Don’t hide triggers in your content

If it wasn’t obvious from the title- I’m going to be writing about trigger warnings and mental health (ED and OCD specific)

Being online and active in the blogging world is sometimes an absolute minefield for my brain. With people constantly writing about body image, lifestyle, achievements and mental health- I often find that I’m treading on eggshells before I decide to click on a post or read something that could potentially spiral me.

The way I do this is to try to not read anything that has a bad trigger warning at the top or something that I know will impact me badly. My mental health is a super volatile little beast and over the last few years, I’ve really learnt the things that make my brain go “fuck off no” and the things that I need to be careful to avoid. I don’t read things where people talk about their compulsions, I don’t read things that could lead to body comparison and more than anything I really don’t like reading about ED specific behaviours.

But it is endlessly frustrating to me when people don’t recognise that their content requires a trigger, a warning or discussion of anything.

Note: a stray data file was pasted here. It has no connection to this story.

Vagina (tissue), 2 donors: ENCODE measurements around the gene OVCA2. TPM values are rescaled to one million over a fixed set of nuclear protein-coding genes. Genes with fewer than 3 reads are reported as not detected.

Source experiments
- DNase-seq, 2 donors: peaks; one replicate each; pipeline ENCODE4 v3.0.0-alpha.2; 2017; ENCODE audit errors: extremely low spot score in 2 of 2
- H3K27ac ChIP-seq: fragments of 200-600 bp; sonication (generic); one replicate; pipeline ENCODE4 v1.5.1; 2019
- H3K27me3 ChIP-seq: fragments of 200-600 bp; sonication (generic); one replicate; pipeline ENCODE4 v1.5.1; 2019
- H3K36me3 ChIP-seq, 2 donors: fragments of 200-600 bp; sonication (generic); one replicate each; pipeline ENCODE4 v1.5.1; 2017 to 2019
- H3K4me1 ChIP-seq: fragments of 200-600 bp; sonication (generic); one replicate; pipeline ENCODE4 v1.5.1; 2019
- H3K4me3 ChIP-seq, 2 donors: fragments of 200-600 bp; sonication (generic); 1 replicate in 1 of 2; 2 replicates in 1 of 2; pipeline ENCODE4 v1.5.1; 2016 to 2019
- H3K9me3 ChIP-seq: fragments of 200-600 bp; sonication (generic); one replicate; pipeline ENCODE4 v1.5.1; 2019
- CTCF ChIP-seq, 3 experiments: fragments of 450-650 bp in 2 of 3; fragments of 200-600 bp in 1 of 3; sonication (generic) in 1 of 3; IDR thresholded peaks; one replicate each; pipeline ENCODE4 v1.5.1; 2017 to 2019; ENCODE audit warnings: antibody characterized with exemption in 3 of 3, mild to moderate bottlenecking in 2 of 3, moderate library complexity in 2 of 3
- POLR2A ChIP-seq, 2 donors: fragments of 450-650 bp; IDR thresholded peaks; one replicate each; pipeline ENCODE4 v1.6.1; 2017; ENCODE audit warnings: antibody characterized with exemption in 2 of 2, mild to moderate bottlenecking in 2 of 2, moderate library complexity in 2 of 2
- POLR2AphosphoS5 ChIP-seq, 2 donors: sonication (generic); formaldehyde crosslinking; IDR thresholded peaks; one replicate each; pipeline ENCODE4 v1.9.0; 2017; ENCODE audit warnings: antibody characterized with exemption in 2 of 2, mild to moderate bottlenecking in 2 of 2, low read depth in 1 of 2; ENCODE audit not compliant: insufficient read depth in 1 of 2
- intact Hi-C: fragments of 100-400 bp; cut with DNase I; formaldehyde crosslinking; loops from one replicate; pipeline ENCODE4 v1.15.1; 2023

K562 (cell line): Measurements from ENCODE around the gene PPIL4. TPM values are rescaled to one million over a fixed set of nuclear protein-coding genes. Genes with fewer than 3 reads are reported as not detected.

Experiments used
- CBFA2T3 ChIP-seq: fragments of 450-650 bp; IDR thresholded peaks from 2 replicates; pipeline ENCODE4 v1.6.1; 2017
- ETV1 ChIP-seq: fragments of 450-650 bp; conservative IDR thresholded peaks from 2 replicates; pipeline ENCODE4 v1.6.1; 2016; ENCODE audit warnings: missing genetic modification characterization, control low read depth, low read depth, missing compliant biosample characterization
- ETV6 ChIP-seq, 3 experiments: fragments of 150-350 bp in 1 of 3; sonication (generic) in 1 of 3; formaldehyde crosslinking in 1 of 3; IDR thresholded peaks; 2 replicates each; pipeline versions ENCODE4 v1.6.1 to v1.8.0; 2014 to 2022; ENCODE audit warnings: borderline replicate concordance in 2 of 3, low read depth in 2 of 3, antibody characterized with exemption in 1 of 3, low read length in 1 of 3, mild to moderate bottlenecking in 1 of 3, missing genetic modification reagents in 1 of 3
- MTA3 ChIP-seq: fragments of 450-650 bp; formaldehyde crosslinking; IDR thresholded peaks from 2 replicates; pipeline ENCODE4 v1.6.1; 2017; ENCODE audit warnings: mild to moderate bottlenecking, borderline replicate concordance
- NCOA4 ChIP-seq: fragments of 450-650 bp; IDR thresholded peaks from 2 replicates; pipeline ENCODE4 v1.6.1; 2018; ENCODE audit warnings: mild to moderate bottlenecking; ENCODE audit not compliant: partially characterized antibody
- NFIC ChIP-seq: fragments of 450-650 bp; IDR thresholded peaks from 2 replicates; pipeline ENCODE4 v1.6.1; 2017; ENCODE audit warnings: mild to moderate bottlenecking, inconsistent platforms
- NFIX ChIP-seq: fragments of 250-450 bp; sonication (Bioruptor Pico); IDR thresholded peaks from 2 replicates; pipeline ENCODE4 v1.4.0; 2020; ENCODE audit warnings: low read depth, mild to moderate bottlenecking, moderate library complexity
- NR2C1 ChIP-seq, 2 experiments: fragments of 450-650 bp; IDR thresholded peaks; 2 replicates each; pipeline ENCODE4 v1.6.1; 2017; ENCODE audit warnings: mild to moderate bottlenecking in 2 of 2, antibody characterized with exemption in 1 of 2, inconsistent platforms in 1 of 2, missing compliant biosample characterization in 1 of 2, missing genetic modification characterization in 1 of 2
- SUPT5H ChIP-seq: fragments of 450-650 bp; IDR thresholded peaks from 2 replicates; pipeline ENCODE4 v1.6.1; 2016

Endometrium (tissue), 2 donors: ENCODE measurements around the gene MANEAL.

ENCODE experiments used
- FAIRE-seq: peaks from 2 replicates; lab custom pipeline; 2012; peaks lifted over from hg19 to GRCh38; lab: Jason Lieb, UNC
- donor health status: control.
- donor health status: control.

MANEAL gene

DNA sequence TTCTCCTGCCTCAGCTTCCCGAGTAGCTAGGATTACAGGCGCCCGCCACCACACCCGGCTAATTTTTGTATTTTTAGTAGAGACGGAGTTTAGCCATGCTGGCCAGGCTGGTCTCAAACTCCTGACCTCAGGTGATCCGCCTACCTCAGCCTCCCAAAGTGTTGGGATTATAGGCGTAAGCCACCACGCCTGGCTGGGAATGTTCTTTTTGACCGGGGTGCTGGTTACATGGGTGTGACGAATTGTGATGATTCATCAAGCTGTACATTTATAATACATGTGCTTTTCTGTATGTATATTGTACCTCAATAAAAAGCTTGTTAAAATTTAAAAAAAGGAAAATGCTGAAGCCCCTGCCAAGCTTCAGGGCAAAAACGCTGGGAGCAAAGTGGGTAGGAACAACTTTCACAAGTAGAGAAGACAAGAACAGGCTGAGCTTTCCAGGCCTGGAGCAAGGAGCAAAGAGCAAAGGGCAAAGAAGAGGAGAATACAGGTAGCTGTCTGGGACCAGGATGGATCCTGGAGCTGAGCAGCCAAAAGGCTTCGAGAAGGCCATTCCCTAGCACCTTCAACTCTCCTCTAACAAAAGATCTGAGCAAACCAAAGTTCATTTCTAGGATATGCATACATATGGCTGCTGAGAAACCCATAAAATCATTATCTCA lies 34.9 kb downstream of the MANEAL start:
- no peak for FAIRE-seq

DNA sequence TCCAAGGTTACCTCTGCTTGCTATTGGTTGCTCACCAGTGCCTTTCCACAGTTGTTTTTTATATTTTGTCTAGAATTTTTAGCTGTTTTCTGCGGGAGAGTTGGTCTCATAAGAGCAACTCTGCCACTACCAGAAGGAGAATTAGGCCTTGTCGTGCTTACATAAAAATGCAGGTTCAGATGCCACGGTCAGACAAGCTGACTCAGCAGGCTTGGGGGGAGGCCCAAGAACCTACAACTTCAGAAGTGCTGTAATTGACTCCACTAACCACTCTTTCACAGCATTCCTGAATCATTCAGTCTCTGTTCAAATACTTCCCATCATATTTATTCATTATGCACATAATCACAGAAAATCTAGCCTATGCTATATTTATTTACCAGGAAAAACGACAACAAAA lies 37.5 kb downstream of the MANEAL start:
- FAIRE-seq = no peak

In fact- in infuriates me.

I’ve called myself and others out in the past for being slack with this and allowing people to make careful decisions about whether they want to engage in your content or not- but it’s time to stop ignoring the fact that people are lazy with it.

It should literally be a fundamental part of the content you’re writing to realise that your audience could feel vulnerable towards it. It’s unfair to mislead and then throw in discussions about triggering subjects halfway through your videos or blogposts.

I’m not going to name and shame anyone because it’s hugely counterproductive- but I’m beginning to recognise the creators who aren’t careful in what they post. I want the internet to be a safe space for me, and if that means removing myself as a viewer/reader- well then peace out amigo.

Rach

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